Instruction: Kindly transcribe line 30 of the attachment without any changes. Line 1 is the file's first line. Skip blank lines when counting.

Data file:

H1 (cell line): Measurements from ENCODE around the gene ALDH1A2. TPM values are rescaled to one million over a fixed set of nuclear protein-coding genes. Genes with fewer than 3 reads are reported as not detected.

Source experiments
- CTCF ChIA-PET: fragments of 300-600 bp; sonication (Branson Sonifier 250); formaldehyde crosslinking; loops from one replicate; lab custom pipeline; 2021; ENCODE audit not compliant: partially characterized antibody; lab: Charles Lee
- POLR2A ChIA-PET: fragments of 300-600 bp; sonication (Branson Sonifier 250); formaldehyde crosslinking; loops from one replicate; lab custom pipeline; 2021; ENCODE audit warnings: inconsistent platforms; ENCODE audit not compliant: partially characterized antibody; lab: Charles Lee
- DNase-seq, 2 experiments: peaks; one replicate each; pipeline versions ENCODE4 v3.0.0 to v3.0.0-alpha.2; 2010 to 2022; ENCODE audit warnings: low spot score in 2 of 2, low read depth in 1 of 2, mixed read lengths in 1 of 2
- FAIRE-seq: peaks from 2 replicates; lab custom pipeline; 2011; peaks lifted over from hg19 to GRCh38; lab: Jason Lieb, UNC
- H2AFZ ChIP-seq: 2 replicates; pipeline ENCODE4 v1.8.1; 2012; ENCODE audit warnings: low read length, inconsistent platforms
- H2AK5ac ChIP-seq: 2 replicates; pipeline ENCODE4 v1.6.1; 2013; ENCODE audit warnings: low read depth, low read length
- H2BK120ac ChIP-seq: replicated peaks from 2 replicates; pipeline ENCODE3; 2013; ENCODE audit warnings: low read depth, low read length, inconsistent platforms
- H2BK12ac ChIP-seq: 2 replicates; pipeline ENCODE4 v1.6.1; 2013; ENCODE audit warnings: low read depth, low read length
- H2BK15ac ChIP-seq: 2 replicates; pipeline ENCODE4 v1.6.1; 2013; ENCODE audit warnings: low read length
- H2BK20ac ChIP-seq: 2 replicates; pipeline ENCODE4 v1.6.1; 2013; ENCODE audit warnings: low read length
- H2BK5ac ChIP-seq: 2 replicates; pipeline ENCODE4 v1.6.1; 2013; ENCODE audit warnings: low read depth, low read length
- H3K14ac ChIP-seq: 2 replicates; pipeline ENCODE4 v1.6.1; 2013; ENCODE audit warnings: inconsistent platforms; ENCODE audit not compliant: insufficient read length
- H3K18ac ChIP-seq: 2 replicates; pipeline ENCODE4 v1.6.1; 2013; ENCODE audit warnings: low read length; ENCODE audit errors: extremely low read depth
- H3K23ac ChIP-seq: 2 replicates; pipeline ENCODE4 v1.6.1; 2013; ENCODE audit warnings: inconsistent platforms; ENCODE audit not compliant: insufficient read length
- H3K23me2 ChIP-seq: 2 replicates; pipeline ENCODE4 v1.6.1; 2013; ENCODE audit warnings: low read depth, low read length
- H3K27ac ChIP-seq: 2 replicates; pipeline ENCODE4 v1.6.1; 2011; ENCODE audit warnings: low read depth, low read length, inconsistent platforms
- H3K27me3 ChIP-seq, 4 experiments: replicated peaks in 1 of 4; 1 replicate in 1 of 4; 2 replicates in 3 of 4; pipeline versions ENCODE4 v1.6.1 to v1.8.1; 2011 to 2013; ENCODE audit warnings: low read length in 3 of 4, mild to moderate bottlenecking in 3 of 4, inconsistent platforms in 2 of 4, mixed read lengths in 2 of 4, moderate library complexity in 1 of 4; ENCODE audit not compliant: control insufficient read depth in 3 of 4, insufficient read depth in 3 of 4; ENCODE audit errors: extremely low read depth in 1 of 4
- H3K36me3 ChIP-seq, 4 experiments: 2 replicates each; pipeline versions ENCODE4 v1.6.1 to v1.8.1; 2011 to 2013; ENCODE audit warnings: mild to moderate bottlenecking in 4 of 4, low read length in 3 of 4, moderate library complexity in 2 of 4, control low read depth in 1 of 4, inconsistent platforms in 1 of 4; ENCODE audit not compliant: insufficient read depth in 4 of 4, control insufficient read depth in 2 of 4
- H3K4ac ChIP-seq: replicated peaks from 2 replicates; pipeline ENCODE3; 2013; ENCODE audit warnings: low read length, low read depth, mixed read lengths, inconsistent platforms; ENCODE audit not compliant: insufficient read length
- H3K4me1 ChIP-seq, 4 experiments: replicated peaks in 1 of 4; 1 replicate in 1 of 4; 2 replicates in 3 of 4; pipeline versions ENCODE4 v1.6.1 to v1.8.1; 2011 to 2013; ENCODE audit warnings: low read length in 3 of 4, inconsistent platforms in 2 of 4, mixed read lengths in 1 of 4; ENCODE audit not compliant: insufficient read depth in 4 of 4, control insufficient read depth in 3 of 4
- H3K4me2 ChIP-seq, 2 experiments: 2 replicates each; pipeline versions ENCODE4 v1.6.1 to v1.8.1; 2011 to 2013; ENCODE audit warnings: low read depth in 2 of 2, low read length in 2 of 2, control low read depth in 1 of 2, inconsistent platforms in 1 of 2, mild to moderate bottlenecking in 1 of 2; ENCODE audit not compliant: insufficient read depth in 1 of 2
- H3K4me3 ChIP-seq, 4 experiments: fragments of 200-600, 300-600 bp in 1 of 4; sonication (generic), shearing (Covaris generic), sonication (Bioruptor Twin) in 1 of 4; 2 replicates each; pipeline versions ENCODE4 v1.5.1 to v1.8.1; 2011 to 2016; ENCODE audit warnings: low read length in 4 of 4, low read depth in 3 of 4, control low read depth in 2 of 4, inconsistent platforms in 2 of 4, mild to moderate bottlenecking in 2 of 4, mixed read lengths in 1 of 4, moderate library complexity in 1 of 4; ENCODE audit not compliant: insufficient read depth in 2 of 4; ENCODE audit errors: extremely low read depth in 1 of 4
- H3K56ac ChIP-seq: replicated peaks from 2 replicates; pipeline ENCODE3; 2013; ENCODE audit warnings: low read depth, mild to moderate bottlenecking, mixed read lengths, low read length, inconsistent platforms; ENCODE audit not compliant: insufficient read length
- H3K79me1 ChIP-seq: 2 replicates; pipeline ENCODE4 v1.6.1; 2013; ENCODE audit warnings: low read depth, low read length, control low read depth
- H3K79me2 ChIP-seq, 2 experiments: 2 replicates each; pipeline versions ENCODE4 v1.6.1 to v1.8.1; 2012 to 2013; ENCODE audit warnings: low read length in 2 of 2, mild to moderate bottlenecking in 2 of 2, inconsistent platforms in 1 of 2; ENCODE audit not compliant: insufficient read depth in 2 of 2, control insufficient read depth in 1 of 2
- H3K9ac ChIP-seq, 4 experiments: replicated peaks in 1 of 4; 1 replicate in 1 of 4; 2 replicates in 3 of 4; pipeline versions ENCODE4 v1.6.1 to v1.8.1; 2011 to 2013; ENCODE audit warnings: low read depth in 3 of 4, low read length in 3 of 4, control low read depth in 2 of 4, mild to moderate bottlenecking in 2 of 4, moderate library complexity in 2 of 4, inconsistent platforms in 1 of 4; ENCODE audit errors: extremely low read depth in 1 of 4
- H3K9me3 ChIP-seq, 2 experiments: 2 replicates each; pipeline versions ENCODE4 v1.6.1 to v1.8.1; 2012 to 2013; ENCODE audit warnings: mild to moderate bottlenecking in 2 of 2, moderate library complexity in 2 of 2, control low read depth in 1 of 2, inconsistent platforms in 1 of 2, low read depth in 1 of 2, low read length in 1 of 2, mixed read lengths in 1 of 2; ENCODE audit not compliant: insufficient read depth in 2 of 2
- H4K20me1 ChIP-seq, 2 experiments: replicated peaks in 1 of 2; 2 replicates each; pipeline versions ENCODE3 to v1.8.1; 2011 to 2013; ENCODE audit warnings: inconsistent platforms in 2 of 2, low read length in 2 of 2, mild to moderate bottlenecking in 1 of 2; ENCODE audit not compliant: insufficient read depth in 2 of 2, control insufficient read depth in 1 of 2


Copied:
- H4K20me1 ChIP-seq, 2 experiments: replicated peaks in 1 of 2; 2 replicates each; pipeline versions ENCODE3 to v1.8.1; 2011 to 2013; ENCODE audit warnings: inconsistent platforms in 2 of 2, low read length in 2 of 2, mild to moderate bottlenecking in 1 of 2; ENCODE audit not compliant: insufficient read depth in 2 of 2, control insufficient read depth in 1 of 2